our friend Doodles, alias Captain Boodle, of Warwickshire.

neck of

CHAPTER XLVII,

SHOWING HOW THINGS SETTLED THEMSELVES AT THE RECTORY. Then Harry's letter, with the tidings of the fate of his cousins, reached Florence at Stratton, the whole family was, not unnaturally, thrown into great excitement. Being slow people, the elder Burtons had hardly as yet realized the fact that Harry was again to be accepted among the Burton Penates as a pure divinity. Mrs. Burton, for some wecks past, had grown to be almost sublime in her wrath against him. That a man should live and treat her daughter as Florence was about to be treated ! Had not her husband forbidden such a journey, as being useless in regard to the expenditure, she would have gone up to London that she might have told Harry what she thought of him. Then came the news that Harry was again a divinity,--an Apollo, whom the Burton Penates onght only to be too proud to welcome to a seat among them !

And now came this other news that this Apollo was to be an Apollo indeed! When the god first became a god again, there was still a cloud upon the minds of the elder Burtons as to the means by which the divinity was to be sustained. A god in truth, but a god with so very moderate an annual income ;-unless indeed those old Burtons made it up to an extent which seemed to them to be quite unnatural! There was jos among the Burtons, of course, but the joy was somewhat dimmed by these reflections as to the slight means of their Apollo. A lover who was not an Apollo might wait; but, as they had learned already, there was danger in keeping such a god as this suspended on the tenter-hooks of expectation.

But now there came the further news ! This Apollo of theirs had really a place of his own among the gods of Olympus. He was the eldest son of a man of large fortune, and would be a baronet ! He had already declared that he would marry at once ;—that his father wished him to do so, and that an abundant income would be forthcoming. As to his eagerness for an immediate marriage, no divinity in or out of the heavens could behave better. Old Mrs. Burton, as she went through the process of taking him again to her heart, remembered that that virtue hai been his, even before the days of his backsliding had come. A warmhearted, eager, affectionate divinity,--with only this against him, that be wanted some careful looking after in these, his unsettled days. “I really do think that he'll be as fond of his own fireside as any other man, wbta he has once settled down," said Mrs. Burton.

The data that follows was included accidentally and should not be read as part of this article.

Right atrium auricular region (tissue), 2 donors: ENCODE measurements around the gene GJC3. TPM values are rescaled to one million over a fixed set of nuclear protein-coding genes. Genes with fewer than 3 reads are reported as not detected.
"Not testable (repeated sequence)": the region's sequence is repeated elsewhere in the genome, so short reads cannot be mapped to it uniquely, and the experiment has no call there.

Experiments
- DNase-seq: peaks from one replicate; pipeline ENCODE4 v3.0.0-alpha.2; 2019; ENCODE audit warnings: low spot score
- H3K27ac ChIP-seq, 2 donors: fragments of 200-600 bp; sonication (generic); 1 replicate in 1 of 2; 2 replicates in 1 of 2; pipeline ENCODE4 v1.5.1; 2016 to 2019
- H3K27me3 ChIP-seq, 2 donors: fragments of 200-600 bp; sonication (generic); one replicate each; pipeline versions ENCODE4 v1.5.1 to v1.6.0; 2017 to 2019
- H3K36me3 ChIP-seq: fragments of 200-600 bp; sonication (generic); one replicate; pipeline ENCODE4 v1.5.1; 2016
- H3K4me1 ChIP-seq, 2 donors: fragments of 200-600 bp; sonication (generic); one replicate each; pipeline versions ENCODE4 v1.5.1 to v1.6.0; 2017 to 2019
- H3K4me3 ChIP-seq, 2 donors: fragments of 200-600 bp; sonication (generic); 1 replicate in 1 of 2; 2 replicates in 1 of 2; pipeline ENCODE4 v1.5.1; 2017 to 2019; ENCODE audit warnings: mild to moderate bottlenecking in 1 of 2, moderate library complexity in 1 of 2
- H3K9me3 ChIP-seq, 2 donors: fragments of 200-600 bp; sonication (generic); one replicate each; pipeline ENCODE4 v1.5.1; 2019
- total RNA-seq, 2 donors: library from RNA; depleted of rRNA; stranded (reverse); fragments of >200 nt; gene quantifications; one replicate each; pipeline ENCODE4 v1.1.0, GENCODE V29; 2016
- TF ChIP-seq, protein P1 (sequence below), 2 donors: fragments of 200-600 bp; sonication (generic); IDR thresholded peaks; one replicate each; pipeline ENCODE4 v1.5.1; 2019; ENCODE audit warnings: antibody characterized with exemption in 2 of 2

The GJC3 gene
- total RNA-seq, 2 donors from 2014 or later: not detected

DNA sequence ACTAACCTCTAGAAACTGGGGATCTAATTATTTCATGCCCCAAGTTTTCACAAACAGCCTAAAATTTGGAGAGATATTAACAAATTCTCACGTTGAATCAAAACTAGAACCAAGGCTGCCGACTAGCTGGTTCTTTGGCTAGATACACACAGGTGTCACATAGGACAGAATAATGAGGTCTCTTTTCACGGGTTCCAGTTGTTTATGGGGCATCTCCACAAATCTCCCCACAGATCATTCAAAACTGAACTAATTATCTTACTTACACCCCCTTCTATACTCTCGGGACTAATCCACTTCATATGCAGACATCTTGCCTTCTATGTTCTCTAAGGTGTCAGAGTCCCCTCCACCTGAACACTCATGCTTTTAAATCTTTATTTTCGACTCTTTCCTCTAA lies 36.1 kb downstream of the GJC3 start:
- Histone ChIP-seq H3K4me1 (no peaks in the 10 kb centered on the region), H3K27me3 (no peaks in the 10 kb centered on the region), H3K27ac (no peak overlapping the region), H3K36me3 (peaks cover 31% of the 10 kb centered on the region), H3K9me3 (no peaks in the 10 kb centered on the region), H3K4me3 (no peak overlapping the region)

It will not, I hope, be taken as a blot on the character of this mother that she was much elated at the prospect of the good things which were to fall to her daughter's lot. For herself she desired nothing. For ber daughters she had coveted only good, substantial, painstaking husbands, who would fear God and mind their business. When Harry Clarering had come across her path and had demanded a daughter from her, after the manner of the other young men who had learned the secrets of their profession at Stratton, she had desired nothing more than that he and Florence should walk in the path which had been followed by her sisters and their husbands. But then had come that terrible fear; and now had come these golden prospects. That her daughter should be Lady Clavering, of Clavering Park! She could not but be elated at the thought of it. She would not live to see it, but the consciousness that it would be so was pleasant to her in her old age. Florence had ever been regarded as the flower of the flock, and now she would be taken up into high places,---according to her deserts.

First had come the letter from Harry, and then, after an interval of a week, another letter from Mrs. Clavering, pressing her dear Florence to go to the parsonage.

“We think that at present we all ought to be together," said Mrs. Clavering, " and therefore we want you to be with